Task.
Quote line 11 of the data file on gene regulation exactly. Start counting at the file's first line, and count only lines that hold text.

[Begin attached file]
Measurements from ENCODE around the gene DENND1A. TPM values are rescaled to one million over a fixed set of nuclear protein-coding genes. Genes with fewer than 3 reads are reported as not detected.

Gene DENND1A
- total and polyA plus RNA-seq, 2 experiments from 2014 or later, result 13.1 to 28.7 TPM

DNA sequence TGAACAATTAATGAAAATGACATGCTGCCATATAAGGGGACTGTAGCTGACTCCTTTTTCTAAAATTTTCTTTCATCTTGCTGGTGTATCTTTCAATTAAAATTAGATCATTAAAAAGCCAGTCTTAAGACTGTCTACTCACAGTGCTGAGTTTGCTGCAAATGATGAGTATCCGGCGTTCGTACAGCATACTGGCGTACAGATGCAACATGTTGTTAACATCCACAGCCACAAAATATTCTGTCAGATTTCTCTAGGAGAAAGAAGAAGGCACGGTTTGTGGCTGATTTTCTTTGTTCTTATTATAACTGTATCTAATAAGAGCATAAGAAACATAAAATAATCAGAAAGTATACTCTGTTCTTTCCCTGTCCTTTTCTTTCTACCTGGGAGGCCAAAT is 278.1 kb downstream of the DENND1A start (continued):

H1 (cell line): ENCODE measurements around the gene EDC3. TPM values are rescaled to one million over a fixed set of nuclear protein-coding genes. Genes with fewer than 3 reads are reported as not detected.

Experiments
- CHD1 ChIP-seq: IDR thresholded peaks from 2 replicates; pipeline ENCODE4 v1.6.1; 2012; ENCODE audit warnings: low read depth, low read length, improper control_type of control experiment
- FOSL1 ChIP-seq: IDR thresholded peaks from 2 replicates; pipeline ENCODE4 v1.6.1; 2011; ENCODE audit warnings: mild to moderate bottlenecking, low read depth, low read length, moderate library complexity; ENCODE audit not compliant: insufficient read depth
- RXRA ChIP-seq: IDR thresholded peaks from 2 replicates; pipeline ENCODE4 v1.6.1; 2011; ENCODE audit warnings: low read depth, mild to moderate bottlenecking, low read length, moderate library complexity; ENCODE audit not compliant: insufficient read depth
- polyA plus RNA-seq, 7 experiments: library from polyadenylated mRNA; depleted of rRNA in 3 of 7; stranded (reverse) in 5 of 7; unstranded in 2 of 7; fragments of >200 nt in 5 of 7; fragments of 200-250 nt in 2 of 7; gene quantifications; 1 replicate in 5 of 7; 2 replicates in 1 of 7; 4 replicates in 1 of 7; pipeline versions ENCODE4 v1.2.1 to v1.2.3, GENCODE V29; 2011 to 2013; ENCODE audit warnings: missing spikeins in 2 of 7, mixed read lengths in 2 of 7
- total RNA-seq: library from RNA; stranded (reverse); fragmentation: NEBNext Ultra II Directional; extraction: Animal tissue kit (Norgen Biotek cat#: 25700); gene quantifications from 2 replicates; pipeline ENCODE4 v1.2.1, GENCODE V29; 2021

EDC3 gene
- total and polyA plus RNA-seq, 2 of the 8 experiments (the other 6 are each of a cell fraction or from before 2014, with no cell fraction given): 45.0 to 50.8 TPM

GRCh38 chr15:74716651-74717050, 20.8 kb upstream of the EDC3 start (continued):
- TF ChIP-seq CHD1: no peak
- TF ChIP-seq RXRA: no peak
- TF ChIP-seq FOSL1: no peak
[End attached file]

- total RNA-seq: library from RNA; stranded (reverse); fragmentation: NEBNext Ultra II Directional; extraction: Animal tissue kit (Norgen Biotek cat#: 25700); gene quantifications from 2 replicates; pipeline ENCODE4 v1.2.1, GENCODE V29; 2021